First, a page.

WeWork SEC filing ahead of IPO reveals absence of women on the board and potential exposure to foreign corruption… oh yes, and how much its general counsel earns.
The top woman and general counsel at WeWork gets a nearly one billion dollar package, the SEC filing reveals, but also shows no seats on the board are planned for women following IPO, and raises concerns about exposure under the Foreign Corrupt Practices Act (FCPA) and other laws.
No women on board
When the parent company of WeWork, which leases work spaces in shared offices, officially filed to go public it filed 2018 details on the compensation package given to Jennifer Berrent, WeWork's co-president and chief legal officer. Ms Berrent may, however, have her work cut out for her, due to other details revealed in the filing. It appears that WeWork’s IPO plan would see it go public with an all-male board, raising concerns that such a high-profile IPO should have no women. Roughly 40 percent of open director roles at S&P 500 companies were filled by women last year. In public offerings since April, however, women have only occupied about 18 percent of the board seats, according to executive recruiter G Fleck/Board Services. In a study of 100 IPO boards from 2014 to 2017, half went public without a single female director, said Mali Gero, co-founder and senior adviser of 2020 Women on Boards. WeWork co-founder and CEO Adam Neumann heads the company’s seven-member board. His co-founder and wife, Rebekah Neumann, and co-founder Miguel McKelvey are senior executives at the company, but are not on the proposed board.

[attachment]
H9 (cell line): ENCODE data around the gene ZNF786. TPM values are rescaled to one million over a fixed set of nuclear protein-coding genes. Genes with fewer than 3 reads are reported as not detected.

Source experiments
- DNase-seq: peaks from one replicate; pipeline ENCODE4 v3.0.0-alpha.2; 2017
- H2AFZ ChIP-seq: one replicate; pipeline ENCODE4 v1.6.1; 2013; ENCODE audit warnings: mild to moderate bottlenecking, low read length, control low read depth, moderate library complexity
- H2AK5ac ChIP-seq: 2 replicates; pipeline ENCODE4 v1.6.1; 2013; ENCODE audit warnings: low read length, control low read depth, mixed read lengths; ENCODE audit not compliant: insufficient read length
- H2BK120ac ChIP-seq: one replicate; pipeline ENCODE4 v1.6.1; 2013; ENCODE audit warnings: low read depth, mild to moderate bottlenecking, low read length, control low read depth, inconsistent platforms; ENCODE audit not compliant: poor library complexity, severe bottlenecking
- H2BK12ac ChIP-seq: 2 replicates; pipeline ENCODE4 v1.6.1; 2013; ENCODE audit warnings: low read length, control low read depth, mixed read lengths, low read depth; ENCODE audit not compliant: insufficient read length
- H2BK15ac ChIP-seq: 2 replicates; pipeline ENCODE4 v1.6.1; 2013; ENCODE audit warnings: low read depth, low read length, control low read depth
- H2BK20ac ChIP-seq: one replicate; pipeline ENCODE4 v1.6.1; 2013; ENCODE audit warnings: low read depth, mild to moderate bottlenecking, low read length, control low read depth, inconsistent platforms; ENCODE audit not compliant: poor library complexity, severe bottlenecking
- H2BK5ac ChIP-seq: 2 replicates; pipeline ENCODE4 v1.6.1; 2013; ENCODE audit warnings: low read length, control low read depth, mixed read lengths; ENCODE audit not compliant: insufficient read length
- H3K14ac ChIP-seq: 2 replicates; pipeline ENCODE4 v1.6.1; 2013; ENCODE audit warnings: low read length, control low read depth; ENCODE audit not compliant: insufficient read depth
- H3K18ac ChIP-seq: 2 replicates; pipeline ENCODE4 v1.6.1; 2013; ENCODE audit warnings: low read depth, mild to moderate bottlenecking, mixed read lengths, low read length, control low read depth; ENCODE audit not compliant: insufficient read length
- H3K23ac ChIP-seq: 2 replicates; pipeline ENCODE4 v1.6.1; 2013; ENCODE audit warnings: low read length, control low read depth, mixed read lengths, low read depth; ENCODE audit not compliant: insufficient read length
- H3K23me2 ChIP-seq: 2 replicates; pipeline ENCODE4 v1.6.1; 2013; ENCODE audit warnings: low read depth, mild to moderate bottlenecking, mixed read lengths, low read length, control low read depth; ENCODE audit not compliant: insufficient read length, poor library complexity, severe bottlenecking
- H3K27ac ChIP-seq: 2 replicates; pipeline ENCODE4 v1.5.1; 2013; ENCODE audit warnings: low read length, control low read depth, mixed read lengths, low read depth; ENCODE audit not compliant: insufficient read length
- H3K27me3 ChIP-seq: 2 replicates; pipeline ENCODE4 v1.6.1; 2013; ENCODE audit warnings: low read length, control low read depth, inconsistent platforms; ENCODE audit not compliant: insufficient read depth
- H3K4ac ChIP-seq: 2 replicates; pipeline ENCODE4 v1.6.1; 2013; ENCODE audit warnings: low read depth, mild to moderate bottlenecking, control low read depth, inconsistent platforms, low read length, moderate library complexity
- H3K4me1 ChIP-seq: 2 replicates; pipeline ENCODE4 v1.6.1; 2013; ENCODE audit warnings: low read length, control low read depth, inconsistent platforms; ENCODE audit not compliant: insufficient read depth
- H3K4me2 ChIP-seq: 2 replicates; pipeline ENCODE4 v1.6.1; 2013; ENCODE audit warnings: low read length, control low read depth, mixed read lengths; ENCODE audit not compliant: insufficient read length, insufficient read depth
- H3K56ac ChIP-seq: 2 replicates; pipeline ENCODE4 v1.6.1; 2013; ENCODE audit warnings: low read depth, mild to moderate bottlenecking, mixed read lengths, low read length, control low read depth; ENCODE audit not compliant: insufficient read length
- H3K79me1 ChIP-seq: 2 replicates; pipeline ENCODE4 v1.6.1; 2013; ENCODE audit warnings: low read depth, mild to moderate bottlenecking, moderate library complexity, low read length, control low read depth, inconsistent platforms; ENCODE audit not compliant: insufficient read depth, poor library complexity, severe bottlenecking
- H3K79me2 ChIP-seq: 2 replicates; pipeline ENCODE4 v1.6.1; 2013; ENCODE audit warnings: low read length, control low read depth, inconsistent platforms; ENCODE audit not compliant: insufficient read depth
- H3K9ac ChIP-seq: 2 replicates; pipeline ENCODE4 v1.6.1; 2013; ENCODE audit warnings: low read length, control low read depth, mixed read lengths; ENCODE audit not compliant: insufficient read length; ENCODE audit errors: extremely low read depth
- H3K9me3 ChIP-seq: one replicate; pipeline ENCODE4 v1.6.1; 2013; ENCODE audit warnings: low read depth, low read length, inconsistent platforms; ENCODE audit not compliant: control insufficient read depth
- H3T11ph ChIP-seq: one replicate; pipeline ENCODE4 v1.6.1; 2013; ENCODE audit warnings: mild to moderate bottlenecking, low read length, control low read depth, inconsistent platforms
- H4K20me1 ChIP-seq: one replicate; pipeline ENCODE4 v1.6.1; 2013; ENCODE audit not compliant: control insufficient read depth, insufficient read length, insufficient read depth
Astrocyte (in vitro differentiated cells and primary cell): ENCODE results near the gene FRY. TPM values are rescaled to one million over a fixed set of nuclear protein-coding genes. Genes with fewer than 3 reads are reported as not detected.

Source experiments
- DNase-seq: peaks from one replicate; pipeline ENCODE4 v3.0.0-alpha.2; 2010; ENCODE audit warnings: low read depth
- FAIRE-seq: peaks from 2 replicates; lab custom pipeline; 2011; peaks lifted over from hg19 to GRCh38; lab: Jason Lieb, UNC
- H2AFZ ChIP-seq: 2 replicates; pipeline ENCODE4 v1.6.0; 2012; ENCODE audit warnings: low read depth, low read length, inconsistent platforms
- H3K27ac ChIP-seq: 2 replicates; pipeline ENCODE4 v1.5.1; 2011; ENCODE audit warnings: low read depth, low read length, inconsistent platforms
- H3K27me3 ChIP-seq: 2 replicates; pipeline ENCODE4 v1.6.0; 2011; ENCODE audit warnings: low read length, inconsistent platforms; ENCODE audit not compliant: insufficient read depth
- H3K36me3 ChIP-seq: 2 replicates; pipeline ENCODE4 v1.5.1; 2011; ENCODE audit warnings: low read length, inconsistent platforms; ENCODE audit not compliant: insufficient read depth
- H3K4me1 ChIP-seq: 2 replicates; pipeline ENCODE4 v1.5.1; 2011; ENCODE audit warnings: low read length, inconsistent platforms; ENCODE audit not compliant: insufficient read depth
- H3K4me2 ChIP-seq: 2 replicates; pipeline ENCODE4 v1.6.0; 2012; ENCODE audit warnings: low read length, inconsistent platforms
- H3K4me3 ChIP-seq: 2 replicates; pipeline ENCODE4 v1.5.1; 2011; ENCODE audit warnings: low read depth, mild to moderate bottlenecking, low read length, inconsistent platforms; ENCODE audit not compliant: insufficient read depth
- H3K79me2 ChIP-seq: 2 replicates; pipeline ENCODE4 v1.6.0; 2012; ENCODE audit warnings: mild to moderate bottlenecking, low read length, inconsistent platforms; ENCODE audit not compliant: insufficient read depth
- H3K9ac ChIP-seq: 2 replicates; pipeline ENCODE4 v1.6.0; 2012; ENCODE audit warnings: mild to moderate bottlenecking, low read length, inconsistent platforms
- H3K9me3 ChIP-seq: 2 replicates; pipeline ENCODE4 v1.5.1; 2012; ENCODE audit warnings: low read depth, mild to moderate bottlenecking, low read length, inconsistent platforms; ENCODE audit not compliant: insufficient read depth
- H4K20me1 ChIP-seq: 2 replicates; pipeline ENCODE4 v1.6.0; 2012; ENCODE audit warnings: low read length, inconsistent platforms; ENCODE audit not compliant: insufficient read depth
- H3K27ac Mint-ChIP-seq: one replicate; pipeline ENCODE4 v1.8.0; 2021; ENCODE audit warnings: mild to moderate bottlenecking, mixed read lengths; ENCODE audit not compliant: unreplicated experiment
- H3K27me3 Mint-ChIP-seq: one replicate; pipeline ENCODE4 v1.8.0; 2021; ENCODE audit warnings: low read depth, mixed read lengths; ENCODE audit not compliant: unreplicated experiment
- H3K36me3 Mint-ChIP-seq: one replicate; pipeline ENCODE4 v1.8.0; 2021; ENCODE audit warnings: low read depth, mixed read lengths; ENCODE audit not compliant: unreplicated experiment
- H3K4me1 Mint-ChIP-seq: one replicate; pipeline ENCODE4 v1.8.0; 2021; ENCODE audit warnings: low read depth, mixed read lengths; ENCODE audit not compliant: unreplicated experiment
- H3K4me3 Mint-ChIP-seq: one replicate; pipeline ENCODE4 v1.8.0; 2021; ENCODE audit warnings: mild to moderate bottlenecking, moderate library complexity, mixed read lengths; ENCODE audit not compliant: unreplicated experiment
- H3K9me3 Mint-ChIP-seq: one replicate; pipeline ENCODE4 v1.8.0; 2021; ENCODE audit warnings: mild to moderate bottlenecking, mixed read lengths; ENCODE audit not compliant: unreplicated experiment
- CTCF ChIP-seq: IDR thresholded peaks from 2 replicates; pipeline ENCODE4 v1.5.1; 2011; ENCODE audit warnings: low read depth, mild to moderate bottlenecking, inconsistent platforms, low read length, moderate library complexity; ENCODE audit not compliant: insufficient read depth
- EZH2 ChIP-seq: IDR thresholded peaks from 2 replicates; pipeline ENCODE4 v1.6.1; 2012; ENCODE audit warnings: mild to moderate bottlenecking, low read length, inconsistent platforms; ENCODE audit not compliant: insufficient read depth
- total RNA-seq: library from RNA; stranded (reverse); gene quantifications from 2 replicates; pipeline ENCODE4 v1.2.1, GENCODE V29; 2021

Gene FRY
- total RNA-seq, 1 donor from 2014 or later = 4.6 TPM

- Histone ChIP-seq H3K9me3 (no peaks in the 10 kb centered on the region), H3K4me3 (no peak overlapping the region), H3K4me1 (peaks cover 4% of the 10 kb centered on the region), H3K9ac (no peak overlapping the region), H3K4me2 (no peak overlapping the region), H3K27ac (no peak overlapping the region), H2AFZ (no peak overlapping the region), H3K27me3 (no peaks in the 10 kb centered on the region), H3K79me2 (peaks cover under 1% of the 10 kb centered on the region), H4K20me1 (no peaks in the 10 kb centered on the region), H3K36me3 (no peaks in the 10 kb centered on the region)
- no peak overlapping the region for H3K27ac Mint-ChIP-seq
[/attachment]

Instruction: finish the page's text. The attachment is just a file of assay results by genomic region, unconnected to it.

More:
WeWork, readying for an IPO in September, says in its SEC filing that its potential exposure to liability under FCPA is likely to increase because of the way it does business. The filing states “Under the FCPA and similar anti-corruption laws and local laws prohibiting certain corrupt payments to government officials or agents, we may become liable for the actions of our directors, officers, employees, agents or other strategic or local partners or representatives over whom we may have little actual control.” The company added, “We are continuously engaged in sourcing and negotiating new locations around the world, and certain of the landlords, real estate agents or other parties with whom we interact may be government officials or agents, even without our knowledge.” WeWork operates in 528 locations in 111 cities around the world, with 527,000 memberships able to work in those offices, Wednesday's filing said. The company lost $689.7 million in the first half of 2019 on revenue of $1.54 billion.